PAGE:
Strictly Forbidden Intent by Michele Lenard


odd things, like try to freeze time. Ten long years this room has remained untouched, and it'd probably stay that way for years to come if I weren't moving in.

I take a deep breath and cross the threshold. Setting my duffel on the bed I reach for the zipper, freezing when I hear the top stair creak. The steps probably belong to my new housemate Wes, carrying up more of my luggage, and the last thing I want is for him to see me with a handful of bras and underwear. It’s weird enough moving in across the hall from the hottest boy in school now that my mom is dating his dad, I don’t need to make it more awkward by letting him see my underthings.

“I know girls have lots of clothes.” He deposits two suitcases on the floor with a playful smile, his amber eyes teasing under the dark brown hair that’s starting to curl a bit at the ends. “But I had no idea it was this bad. I probably have three more trips.”

I try to look at him without noticing how magnificent he is. The guy is probably going to end up as my stepbrother, and that’s just wrong. My hormones don't agree, which I suppose is to be expected. Wes is a 6’3” tower of lean muscle, with smooth olive skin and eyes that are somehow gentle and intense at the same time. It’s an impossibly gorgeous combination, better than anything I could fantasize. Too bad my mom and his dad seem to be on a collision course to the altar.

“Sorry. Dad’s way of apologizing when he cancels plans is to buy me stuff. He cancels a lot.” My eyes pass over the several boxes already stacked in the room.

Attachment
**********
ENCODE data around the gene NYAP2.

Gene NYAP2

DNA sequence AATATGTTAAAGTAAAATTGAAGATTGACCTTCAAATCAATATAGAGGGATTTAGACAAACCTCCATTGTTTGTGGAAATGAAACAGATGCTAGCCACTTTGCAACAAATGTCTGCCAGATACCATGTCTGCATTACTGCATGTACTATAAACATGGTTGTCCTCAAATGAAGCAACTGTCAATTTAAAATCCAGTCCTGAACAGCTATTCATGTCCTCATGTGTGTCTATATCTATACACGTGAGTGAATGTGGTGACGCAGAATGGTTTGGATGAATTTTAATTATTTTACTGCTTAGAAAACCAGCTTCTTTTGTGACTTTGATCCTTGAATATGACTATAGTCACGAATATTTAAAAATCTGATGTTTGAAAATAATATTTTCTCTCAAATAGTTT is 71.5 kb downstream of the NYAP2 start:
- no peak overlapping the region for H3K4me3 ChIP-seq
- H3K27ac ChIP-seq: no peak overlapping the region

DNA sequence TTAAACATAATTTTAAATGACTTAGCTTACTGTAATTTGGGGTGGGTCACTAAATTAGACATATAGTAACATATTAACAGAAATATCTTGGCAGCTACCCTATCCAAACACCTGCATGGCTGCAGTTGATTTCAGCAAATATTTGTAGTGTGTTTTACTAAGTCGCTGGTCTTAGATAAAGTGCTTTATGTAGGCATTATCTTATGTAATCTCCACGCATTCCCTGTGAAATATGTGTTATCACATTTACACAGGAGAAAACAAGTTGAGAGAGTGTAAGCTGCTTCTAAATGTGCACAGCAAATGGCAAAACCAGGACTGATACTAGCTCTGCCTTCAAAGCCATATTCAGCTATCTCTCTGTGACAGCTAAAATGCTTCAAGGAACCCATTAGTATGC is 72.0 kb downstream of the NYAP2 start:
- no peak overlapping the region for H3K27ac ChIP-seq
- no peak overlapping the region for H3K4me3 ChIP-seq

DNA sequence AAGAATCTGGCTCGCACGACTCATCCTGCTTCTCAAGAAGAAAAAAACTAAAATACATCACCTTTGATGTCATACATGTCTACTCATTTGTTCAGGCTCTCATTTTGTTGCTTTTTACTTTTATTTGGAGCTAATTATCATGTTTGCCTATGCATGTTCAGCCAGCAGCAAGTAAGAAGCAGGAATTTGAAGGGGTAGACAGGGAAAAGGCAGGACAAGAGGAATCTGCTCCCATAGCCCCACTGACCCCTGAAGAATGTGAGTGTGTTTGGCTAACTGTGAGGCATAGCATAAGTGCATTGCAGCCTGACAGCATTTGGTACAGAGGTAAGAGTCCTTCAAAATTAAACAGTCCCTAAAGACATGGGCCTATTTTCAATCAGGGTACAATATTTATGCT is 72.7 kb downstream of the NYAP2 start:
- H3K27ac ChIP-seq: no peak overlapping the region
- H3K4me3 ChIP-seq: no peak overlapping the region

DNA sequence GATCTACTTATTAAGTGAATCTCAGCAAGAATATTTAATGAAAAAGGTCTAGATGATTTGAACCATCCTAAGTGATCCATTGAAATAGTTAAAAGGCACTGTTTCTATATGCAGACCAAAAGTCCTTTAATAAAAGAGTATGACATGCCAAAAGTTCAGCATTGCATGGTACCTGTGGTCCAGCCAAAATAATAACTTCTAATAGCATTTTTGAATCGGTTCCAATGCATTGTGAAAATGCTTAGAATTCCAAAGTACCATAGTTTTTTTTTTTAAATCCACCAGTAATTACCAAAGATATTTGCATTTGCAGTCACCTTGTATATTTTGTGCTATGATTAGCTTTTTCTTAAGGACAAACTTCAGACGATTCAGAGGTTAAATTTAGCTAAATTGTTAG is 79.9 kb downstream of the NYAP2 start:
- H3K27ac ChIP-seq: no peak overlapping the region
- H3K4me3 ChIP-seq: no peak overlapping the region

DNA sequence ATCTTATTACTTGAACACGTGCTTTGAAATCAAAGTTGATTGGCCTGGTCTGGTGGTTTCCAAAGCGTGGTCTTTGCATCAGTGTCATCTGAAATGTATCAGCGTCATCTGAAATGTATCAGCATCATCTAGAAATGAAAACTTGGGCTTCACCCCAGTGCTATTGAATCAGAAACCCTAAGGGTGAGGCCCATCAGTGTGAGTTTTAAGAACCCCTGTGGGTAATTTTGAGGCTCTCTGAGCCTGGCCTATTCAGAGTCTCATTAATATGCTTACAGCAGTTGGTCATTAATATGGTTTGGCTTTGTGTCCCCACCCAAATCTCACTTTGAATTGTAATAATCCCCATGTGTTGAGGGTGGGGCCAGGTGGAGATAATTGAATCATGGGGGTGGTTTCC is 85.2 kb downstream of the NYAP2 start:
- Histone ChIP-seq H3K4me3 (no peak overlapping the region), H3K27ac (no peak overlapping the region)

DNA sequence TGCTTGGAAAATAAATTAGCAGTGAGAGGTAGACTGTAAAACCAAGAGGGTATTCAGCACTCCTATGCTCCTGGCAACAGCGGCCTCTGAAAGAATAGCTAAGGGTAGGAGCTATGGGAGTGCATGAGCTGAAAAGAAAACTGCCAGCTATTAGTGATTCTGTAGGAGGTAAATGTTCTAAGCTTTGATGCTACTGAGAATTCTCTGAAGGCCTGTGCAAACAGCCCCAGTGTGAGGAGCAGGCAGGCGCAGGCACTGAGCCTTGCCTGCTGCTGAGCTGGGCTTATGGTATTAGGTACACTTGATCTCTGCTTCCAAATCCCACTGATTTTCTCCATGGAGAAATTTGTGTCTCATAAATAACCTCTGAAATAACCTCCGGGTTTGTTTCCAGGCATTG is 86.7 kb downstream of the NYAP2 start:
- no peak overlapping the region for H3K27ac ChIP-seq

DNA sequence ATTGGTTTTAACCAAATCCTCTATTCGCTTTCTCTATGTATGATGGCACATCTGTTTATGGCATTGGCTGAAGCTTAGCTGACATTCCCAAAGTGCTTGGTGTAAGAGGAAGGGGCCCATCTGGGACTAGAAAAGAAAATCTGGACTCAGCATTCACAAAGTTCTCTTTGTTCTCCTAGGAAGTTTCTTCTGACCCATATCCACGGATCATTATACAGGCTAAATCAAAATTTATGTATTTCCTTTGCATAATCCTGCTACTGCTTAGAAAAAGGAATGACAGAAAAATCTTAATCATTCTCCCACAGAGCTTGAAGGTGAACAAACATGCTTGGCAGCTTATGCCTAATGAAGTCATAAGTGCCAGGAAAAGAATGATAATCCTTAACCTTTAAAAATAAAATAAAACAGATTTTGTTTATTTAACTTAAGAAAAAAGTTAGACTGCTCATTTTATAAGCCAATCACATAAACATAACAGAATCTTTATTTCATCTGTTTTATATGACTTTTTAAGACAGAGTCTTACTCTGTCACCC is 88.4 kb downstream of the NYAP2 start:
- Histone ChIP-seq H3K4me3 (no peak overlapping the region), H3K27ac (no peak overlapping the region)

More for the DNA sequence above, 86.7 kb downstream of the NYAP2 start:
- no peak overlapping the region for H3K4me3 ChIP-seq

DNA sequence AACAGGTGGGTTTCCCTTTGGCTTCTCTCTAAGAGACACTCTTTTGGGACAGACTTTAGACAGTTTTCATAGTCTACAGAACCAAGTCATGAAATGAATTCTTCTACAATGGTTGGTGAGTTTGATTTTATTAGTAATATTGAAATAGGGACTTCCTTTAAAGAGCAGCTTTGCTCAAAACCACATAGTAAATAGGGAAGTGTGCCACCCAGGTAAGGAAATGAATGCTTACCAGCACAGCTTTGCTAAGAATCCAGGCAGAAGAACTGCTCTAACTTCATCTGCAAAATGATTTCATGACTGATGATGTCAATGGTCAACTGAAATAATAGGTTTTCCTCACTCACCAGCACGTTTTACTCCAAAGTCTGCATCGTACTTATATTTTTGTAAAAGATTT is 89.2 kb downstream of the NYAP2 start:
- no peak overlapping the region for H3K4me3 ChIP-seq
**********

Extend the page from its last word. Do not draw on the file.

Panic crosses Wes’ face as soon as the words leave my lips, and I instantly regret them.

“Don’t worry, you didn’t say anything wrong. It’s just the way Dad is. It doesn’t even bother me at this point.”

“Really?” His brows draw together. “It doesn’t bother you?”

“Not anymore.” I sit on the bed, facing him where he’s framed in the doorway.

Wes fiddles with the handle of the suitcase by his feet. “What?” I prod.

“It kind of bothers me. He’s always been sort of a role model, the way he commits to a season and gives a hundred percent on the field. I hate that he isn’t like that with you.”

Coming from anyone else, I’d assume those words were just meant to be polite, something people think I want to hear because they aren’t sure what to say when they learn my dad is completely unreliable off the football field. Coming from Wes I know he genuinely means it.

We may still be getting to know each other, but one thing that’s been clear from the beginning is that he’s sensitive to the feelings of others, and he wants people around him to be happy. I guess losing your mother does that to you. I want to empathize, because in the same way he grew up without a mom I grew up without a dad. Sort of. Our similar situations forced us both to grow up faster than our peers, but where his experiences made him more sensitive mine made me less so.